Agrecovery Foundation is calling for councils to introduce and enforce burning bans after a recycling surge followed the introduction of a burning ban in Canterbury in January 2014.

Container recycling in the Canterbury region increased 113 percent to 36,140 kg in the six months after the introduction of the ban, compared to 16,960 for the same period last year.

“We have seen a clear link between this ban and an increase in recycling in the Canterbury region,” says Agrecovery Foundation Chair, Graeme Peters.

“It’s hard to argue with the numbers. The positive stand by Environment Canterbury has had a marked impact on the environment and we are calling on other councils to implement new bans or do more to enforce existing bans.

“In just six months, we’ve seen an additional 20 tonnes of plastic recycled instead of burned or dumped on properties around the region.”

Peters says the Foundation wants to encourage other councils to introduce regulations to motivate farmers to improve their behaviour and take advantage of the available recycling services.

Recycling right across New Zealand is increasing, with the Agrecovery programme exceeding its 2013/2014 container recycling target of 207,000 kg by over 12,000 kg.

“The number one priority of the Foundation is to see an increase in container plastic recycling and we’re pleased to have achieved that this year.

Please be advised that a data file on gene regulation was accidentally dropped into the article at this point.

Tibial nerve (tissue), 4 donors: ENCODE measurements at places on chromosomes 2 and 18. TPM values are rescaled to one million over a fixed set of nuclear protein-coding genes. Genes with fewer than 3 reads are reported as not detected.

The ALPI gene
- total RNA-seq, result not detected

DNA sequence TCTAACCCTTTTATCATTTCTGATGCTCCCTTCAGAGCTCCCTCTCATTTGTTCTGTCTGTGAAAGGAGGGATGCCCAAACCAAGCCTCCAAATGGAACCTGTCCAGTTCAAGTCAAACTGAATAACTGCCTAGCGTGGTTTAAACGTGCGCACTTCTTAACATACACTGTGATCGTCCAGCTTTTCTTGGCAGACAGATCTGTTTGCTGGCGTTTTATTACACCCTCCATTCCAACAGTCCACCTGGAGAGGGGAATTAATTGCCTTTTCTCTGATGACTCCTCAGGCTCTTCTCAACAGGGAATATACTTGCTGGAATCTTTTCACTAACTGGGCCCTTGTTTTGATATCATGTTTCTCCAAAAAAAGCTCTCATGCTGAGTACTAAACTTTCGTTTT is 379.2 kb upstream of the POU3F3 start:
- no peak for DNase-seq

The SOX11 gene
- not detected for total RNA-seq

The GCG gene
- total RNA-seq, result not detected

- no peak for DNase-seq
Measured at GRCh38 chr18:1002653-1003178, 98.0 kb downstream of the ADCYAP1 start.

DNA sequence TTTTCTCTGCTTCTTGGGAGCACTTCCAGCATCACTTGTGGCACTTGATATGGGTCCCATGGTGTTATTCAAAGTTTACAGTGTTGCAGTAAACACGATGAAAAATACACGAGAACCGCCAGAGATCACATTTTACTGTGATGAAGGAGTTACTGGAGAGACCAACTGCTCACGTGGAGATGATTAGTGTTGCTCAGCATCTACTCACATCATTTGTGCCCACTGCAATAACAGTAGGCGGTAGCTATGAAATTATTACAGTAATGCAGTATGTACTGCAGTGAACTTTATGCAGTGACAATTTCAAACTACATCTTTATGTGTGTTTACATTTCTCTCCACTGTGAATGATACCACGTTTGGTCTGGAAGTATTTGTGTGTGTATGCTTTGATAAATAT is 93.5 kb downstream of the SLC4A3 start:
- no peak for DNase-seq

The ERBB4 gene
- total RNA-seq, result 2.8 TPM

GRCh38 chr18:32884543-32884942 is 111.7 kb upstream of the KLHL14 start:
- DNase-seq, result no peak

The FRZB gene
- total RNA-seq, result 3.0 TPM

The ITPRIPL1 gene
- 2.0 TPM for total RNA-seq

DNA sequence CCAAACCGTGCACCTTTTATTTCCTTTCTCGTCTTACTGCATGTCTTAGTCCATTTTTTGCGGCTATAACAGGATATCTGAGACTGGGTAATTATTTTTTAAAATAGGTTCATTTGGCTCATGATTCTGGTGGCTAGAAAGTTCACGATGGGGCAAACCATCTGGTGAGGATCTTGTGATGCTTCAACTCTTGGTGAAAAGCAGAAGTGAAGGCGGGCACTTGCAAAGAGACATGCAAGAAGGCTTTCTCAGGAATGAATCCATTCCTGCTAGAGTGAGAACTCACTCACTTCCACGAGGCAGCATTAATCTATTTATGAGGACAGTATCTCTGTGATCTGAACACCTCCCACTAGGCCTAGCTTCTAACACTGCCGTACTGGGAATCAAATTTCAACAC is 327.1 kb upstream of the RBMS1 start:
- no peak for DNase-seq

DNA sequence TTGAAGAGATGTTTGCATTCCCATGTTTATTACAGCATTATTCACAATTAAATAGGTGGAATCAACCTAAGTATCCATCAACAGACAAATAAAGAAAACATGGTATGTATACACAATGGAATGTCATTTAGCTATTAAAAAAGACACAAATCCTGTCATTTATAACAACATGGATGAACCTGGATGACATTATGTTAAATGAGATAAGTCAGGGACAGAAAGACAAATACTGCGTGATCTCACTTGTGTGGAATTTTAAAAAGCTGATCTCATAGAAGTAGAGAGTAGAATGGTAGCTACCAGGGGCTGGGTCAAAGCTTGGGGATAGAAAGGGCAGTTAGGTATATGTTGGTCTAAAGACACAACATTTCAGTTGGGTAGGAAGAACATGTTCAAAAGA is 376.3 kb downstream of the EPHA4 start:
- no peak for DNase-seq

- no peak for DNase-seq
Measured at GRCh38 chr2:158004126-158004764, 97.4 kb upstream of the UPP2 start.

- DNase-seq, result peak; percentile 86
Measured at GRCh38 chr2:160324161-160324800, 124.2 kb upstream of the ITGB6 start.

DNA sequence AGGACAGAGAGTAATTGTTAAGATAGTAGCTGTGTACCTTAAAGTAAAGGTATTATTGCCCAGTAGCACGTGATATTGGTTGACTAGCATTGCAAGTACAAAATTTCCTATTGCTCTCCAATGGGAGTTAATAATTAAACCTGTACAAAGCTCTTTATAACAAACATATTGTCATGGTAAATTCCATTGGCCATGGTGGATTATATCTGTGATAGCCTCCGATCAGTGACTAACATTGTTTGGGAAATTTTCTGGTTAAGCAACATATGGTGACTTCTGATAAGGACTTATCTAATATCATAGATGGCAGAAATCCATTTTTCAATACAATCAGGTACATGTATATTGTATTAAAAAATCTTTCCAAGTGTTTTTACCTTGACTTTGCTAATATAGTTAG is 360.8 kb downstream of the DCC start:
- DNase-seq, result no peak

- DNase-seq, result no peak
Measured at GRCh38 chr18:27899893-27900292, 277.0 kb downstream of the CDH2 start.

“And while it’s encouraging to see an increase in recycling activity across the board, we know that we would see even greater rates of behaviour change if farmers and growers have disincentives to burn plastic as they do in Canterbury.”

Peters is keen to remind the primary industry that it is the voluntary levies paid by the 60 manufacturers and distributors of agrichemical, animal health and dairy hygiene products that enables Agrecovery to provide the recycling programme to farmers and growers free of charge.

“These companies show a commendable commitment to product stewardship by helping their customers responsibly dispose of leftover chemicals and packaging through the Agrecovery programme.”

“It’s also important to remember that many retailers, vets, councils and contractors support this programme through the provision of collection site facilities and other resources. We are grateful to all stakeholders and their staff for helping to make the programme as accessible as possible to farmers and growers.”


Container Programme
• Total volume of container plastic collected by Agrecovery for the period July 2013 – June 2014 was 219,357 kg.
• The amount of energy saved when using this volume of recycled plastic versus making new plastic equates to 372,300 litres of petrol.
• Volume of container plastic collected in the Canterbury region increased 113 percent since the ban on burning was introduced compared to the same period last year.
• Overall, collected volumes of recycled containers increased 57 percent in the first 6 months of this year compared to the same period last year.

Brand Owners and Members
• As at 1 July 2014, there are 61 brand owners financially supporting the container and chemical programmes, with 4 brand owners joining Agrecovery during the financial year.
• Agrecovery ended the financial year with 9,672 members, 1,376 of which joined during the 12 month period.

Chemicals Programme
• Seven regional agrichemical collections were held in Canterbury, Nelson, Otago, Southland, Taranaki, Tasman and Waikato during 2013/2014.
• Provisional collected volumes of unwanted or expired chemicals equates to 18,279 kg.

Regional Volumes